Archbishop of Canterbury opposes move to turn Hagia Sophia back into mosque

Posted Aug 3, 2020

[Anglican Communion News Service] Archbishop of Canterbury Justin Welby and four other presidents of the ecumenical Churches Together in England (CTE) group have spoken out against the decision by Turkey to turn the Hagia Sophia in Istanbul into a mosque. Built in A.D. 537 as the Cathedral of the Patriarch of Constantinople, it was the largest Christian church in the Byzantine Empire. In 1453, after the Ottoman conquest, it was turned into a mosque.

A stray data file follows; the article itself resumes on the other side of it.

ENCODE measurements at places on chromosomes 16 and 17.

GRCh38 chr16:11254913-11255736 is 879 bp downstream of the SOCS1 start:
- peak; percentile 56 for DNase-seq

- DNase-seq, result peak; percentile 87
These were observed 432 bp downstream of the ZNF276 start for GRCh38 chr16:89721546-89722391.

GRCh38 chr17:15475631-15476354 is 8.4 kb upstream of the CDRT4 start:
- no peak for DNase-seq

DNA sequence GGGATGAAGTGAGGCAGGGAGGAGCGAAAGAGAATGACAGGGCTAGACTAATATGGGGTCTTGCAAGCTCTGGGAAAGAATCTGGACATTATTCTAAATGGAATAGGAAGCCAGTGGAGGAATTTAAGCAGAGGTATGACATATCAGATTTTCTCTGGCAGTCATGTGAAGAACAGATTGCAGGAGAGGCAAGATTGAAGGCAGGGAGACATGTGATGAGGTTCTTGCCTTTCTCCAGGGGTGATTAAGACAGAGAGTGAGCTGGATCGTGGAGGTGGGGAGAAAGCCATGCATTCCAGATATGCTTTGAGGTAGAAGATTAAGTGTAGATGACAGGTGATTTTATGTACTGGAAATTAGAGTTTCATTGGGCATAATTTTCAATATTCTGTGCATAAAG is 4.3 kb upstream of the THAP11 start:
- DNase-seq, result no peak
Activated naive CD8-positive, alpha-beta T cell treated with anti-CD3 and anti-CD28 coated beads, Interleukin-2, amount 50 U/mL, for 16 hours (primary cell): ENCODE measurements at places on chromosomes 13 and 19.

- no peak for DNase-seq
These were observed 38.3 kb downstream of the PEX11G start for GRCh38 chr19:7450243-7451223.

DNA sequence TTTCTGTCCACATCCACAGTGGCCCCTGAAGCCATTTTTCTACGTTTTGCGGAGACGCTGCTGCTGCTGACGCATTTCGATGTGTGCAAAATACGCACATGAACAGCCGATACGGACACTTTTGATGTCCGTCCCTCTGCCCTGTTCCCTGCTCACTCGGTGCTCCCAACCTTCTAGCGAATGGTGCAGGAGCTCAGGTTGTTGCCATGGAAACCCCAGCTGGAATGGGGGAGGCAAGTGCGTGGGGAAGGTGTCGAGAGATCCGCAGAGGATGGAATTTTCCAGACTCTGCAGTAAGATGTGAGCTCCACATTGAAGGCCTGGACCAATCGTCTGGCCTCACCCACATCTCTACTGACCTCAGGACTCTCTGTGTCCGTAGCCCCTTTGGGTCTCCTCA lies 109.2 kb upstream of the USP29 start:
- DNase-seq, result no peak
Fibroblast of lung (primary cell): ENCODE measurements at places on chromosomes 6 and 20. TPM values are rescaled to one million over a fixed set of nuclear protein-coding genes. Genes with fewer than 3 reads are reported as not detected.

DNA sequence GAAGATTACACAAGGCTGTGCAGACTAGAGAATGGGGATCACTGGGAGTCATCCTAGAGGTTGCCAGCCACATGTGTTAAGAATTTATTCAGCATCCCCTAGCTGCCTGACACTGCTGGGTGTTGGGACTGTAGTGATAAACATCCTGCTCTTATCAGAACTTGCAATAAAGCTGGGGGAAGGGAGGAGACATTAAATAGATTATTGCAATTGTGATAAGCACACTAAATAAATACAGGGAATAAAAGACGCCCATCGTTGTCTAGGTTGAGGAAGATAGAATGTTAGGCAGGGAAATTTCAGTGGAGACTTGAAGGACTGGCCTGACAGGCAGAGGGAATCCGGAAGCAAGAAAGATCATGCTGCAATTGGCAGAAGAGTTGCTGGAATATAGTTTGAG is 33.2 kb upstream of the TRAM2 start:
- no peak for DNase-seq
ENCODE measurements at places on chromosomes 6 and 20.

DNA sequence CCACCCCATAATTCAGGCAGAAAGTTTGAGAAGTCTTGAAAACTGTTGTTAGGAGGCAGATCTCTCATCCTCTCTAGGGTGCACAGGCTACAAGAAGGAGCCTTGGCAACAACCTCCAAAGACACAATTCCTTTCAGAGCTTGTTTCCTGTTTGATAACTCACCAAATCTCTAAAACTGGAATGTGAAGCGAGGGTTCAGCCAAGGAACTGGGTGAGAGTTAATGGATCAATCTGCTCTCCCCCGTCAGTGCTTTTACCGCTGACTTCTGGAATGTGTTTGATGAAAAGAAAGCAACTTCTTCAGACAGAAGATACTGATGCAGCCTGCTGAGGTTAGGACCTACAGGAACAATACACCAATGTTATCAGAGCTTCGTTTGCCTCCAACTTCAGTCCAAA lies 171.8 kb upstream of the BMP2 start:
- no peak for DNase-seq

The newly formed secular government of what had become the Republic of Turkey turned the building into a museum. It was recognized by UNESCO as a World Heritage Site. Earlier this month, the president of Turkey, Recep Tayyip Erdoğan, took part in the first Friday prayers at the site to mark its transition back to a mosque, a move that had been condemned by bodies including UNESCO and the World Council of Churches.

In a statement issued shortly before President Erdoğan’s presence at the prayer service, five CTE presidents, including Welby, described the move as “lamentable and painful for many people of faith the world over.”

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